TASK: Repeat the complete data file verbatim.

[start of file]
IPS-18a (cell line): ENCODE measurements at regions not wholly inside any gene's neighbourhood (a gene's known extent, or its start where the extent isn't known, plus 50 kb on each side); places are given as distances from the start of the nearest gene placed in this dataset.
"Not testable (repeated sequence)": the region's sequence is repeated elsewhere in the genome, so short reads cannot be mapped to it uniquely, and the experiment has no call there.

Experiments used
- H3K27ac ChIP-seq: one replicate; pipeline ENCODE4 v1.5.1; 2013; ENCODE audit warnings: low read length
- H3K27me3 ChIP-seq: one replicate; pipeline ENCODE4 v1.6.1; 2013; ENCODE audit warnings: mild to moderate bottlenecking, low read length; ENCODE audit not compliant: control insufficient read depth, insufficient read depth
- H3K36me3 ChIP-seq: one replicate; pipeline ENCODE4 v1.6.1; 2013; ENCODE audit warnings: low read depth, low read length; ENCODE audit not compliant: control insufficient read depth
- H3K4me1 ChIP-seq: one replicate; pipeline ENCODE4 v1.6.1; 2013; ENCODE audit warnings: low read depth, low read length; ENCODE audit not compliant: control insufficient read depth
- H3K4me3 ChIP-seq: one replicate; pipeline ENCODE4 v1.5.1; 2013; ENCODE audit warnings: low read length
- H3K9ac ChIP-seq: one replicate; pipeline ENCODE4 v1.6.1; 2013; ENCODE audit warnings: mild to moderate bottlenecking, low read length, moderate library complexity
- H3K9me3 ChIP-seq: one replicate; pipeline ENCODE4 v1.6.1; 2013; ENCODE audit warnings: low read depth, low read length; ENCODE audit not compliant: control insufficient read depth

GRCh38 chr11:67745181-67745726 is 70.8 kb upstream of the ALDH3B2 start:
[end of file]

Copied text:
IPS-18a (cell line): ENCODE measurements at regions not wholly inside any gene's neighbourhood (a gene's known extent, or its start where the extent isn't known, plus 50 kb on each side); places are given as distances from the start of the nearest gene placed in this dataset.
"Not testable (repeated sequence)": the region's sequence is repeated elsewhere in the genome, so short reads cannot be mapped to it uniquely, and the experiment has no call there.

Experiments used
- H3K27ac ChIP-seq: one replicate; pipeline ENCODE4 v1.5.1; 2013; ENCODE audit warnings: low read length
- H3K27me3 ChIP-seq: one replicate; pipeline ENCODE4 v1.6.1; 2013; ENCODE audit warnings: mild to moderate bottlenecking, low read length; ENCODE audit not compliant: control insufficient read depth, insufficient read depth
- H3K36me3 ChIP-seq: one replicate; pipeline ENCODE4 v1.6.1; 2013; ENCODE audit warnings: low read depth, low read length; ENCODE audit not compliant: control insufficient read depth
- H3K4me1 ChIP-seq: one replicate; pipeline ENCODE4 v1.6.1; 2013; ENCODE audit warnings: low read depth, low read length; ENCODE audit not compliant: control insufficient read depth
- H3K4me3 ChIP-seq: one replicate; pipeline ENCODE4 v1.5.1; 2013; ENCODE audit warnings: low read length
- H3K9ac ChIP-seq: one replicate; pipeline ENCODE4 v1.6.1; 2013; ENCODE audit warnings: mild to moderate bottlenecking, low read length, moderate library complexity
- H3K9me3 ChIP-seq: one replicate; pipeline ENCODE4 v1.6.1; 2013; ENCODE audit warnings: low read depth, low read length; ENCODE audit not compliant: control insufficient read depth

GRCh38 chr11:67745181-67745726 is 70.8 kb upstream of the ALDH3B2 start: